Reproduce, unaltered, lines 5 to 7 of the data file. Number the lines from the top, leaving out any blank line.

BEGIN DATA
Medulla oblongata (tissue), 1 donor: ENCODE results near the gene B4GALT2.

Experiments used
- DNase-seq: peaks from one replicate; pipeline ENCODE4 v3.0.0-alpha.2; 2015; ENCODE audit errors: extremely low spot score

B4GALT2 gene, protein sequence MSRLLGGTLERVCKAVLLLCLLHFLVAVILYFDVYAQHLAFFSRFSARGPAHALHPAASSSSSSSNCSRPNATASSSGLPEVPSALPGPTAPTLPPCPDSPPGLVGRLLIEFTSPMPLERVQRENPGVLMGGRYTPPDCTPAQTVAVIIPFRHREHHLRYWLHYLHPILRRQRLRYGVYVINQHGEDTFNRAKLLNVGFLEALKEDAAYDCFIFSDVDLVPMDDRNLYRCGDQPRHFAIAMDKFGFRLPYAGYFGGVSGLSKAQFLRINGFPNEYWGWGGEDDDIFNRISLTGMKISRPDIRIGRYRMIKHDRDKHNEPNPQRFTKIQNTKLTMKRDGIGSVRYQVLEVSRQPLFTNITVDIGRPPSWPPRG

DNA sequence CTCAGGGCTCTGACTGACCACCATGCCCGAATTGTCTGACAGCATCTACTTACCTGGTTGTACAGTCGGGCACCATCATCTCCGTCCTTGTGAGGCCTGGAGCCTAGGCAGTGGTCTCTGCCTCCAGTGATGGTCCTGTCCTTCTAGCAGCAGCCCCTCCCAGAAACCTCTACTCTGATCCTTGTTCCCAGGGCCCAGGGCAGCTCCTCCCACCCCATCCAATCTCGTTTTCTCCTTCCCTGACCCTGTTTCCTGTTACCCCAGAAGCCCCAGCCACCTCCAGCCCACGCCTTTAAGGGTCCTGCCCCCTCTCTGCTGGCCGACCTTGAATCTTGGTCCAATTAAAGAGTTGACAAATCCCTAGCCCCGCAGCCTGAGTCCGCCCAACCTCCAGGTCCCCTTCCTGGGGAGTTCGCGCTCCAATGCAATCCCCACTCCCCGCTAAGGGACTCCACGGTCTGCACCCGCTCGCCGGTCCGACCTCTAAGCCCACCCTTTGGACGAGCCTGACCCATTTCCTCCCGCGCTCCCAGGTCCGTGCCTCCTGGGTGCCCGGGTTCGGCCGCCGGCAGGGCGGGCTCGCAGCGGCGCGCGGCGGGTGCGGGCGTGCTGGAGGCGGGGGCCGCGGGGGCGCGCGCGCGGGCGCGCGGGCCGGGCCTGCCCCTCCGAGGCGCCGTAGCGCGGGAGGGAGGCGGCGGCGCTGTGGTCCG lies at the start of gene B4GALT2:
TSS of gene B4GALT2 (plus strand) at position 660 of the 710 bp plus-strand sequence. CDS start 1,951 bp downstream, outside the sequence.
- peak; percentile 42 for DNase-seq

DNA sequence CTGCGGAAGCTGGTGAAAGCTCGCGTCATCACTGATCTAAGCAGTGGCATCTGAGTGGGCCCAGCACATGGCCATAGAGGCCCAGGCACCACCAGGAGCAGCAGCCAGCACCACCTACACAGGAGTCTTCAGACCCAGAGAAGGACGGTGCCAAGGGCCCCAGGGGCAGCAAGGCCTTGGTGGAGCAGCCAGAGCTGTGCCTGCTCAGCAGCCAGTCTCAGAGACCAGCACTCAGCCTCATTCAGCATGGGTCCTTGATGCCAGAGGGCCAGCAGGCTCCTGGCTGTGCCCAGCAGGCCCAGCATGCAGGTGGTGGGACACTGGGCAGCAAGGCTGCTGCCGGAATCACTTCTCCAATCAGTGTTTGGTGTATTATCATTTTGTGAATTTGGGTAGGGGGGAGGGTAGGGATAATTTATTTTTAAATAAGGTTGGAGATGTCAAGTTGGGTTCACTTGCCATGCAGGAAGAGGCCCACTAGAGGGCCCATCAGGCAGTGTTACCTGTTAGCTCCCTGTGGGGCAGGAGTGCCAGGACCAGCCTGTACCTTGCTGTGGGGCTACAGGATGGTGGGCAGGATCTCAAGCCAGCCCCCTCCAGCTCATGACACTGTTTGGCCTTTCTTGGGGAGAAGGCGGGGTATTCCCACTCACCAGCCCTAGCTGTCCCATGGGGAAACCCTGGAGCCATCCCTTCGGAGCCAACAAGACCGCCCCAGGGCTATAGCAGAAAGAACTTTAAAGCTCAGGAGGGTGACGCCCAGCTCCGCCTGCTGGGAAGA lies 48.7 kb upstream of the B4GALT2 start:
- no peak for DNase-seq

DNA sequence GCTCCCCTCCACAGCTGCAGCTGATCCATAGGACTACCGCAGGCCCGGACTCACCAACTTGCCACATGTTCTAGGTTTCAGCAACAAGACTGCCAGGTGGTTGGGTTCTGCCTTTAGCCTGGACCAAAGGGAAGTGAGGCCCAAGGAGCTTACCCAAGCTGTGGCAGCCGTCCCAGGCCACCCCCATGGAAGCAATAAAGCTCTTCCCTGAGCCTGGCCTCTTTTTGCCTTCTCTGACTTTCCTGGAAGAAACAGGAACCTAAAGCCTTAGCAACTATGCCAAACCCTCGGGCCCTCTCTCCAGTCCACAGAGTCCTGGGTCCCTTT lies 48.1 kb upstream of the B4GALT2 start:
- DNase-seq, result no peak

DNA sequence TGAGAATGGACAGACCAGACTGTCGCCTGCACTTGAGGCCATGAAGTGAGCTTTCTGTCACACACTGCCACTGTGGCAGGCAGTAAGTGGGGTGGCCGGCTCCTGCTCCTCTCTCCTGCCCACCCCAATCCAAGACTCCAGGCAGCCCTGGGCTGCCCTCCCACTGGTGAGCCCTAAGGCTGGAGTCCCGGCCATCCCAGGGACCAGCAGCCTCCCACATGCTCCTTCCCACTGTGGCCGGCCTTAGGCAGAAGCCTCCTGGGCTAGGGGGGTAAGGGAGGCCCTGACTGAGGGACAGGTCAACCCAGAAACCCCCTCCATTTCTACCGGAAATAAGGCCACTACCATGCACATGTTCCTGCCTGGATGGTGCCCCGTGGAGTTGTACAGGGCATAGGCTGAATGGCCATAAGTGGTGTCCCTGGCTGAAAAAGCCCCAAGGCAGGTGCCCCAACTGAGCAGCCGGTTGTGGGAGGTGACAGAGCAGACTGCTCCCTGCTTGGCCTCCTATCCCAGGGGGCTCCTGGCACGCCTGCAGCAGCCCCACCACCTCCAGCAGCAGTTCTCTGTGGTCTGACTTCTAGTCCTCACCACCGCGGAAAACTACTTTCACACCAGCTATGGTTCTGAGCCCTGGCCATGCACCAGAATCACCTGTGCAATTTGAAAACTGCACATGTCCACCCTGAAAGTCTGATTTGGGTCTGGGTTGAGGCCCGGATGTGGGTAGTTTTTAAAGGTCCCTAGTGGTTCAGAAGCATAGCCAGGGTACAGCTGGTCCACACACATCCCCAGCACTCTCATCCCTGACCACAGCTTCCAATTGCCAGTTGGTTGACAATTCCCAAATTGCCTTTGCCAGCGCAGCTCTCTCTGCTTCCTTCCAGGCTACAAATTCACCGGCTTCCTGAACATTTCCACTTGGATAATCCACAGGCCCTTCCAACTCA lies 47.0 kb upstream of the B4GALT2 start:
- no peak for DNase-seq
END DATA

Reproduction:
DNA sequence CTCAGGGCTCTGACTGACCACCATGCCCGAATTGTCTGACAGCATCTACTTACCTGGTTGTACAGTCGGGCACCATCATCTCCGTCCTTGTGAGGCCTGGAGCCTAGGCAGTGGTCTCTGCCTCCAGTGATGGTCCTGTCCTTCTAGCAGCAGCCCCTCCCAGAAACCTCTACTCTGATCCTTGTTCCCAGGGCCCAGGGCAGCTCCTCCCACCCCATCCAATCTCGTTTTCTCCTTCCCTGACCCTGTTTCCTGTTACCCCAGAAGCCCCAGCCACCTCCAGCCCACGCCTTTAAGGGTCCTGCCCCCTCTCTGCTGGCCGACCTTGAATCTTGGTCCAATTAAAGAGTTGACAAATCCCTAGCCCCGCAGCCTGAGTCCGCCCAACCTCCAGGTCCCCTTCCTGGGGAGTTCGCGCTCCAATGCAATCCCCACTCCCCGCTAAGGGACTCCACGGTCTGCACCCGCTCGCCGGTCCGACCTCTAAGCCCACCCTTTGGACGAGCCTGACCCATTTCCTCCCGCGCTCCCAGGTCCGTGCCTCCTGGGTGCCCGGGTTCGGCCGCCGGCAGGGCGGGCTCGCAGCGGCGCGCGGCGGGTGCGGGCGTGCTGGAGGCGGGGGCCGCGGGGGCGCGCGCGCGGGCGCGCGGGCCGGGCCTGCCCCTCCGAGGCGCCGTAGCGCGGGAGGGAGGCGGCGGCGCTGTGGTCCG lies at the start of gene B4GALT2:
TSS of gene B4GALT2 (plus strand) at position 660 of the 710 bp plus-strand sequence. CDS start 1,951 bp downstream, outside the sequence.
- peak; percentile 42 for DNase-seq